This blog post examines which of these approaches is best for language learners and language educators – online learning or face-to-face teaching. It also considers if a hybrid solution that combines in-class and remote teaching might be the best way forward. And finally, this post outlines how Sanako products can support educators and institutions to provide more flexible teaching and learning.
Advantages of online language learning
Perhaps the most obvious advantage of online language learning is that it opens up opportunities for more people to get involved. The traditional face-to-face model can limit the number of students who are able to learn because of work/family commitments or because they cannot spare the time or money required. Online channels can be easily and conveniently accessed by learners wherever and whenever they want/are able to learn at a fraction of the cost of face-to-face courses.
Research also indicates that online learning can boost knowledge retention by between 25 and 60%, according to the Research Institute of America. Not only do online learning resources tend to be more visually appealing and interactive for learners, common features such as games, quizzes, and surveys ensure that the materials are highly engaging. Such functionality also makes it easier for students to ask questions and receive feedback online.
Importantly all of these features are highly accessible on any device (including mobile phones), giving students more control over their learning. Part of this control enables students to manage who sees their personal details, allowing students to participate anonymously if they wish. This protects them from harmful comments and maintains their motivation if the results are disappointing.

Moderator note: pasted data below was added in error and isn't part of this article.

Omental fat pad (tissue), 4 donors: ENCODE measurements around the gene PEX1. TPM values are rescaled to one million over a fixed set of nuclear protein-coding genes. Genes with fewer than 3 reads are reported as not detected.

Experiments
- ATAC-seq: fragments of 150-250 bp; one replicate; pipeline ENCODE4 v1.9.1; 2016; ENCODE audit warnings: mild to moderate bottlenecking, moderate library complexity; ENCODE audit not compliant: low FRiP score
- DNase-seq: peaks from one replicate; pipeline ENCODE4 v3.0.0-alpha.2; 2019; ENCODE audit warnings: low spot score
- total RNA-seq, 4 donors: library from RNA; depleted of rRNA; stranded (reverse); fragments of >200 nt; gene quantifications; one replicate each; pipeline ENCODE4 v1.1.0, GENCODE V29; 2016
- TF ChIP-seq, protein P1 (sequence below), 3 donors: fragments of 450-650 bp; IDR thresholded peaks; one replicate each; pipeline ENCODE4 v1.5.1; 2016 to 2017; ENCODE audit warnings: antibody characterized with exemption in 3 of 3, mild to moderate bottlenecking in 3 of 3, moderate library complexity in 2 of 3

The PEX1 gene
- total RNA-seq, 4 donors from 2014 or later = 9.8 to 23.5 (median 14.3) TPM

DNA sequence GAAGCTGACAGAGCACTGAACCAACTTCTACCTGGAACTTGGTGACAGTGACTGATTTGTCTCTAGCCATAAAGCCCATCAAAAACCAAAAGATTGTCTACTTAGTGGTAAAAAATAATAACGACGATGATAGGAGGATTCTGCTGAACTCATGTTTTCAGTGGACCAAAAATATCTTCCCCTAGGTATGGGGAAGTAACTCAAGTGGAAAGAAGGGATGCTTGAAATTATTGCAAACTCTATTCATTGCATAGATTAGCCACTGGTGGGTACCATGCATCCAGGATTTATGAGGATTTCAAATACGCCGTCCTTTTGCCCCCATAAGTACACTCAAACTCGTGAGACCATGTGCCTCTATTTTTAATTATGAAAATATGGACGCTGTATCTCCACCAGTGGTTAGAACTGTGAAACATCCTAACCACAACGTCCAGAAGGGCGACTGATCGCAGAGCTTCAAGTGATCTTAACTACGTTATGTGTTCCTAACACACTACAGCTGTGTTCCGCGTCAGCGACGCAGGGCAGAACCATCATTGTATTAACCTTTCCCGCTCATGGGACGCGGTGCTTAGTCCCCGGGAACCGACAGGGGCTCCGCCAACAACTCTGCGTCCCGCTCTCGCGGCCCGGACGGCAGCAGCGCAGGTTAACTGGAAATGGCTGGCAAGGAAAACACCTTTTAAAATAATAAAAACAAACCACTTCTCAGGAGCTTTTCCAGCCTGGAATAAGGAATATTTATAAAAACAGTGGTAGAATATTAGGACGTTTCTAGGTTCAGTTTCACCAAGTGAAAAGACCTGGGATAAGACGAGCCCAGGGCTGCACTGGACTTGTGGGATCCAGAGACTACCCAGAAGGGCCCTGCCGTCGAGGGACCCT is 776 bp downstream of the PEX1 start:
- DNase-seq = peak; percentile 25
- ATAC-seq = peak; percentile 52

Finally, online courses also enable language learners to easily get in contact with native speakers in other countries. Students are therefore able to rapidly develop their spoken language skills, build vocabulary, and progress towards language fluency.
Challenges with online language learning
It is, of course, stating the obvious – but online learning doesn’t magically happen for all students. Not all students will have access to a device on which to learn, others may not have an internet connection that’s good enough to access resources or live Zoom sessions. Moreover, some students may not have the basic digital skills to get online and engage with lesson content – if teachers/institutions don’t have the time or resources to address the above, then there is a very real possibility that some students will simply drop out.
This may also be the unfortunate result when students are not inspired or motivated by their online lessons. A key element of any successful learning environment is the educators’ ability to communicate and connect with their students and to powerfully support their learning. Unquestionably, this is significantly harder to achieve through a computer screen than in a classroom, particularly if large volumes of undifferentiated material is being simultaneously delivered to large online groups of students.
Such challenges are inevitably made even more difficult if the teacher does not have the confidence to deliver online instruction. Or if they don’t have the motivation, skills or technology to create the high-quality, interactive learning resources that online lessons increasingly demand.
Advantages of face-to-face teaching
At its heart, language learning is an intensely human experience. It is, after all, about the act of communicating with other people and that can perhaps best be done face-to-face in a physical classroom environment. And not just in a classroom – for many language learners, the most effective way of learning a new language is to actually live in a country where their target language is widely spoken. This exposes students to unique scenarios and encounters that could never be achieved online.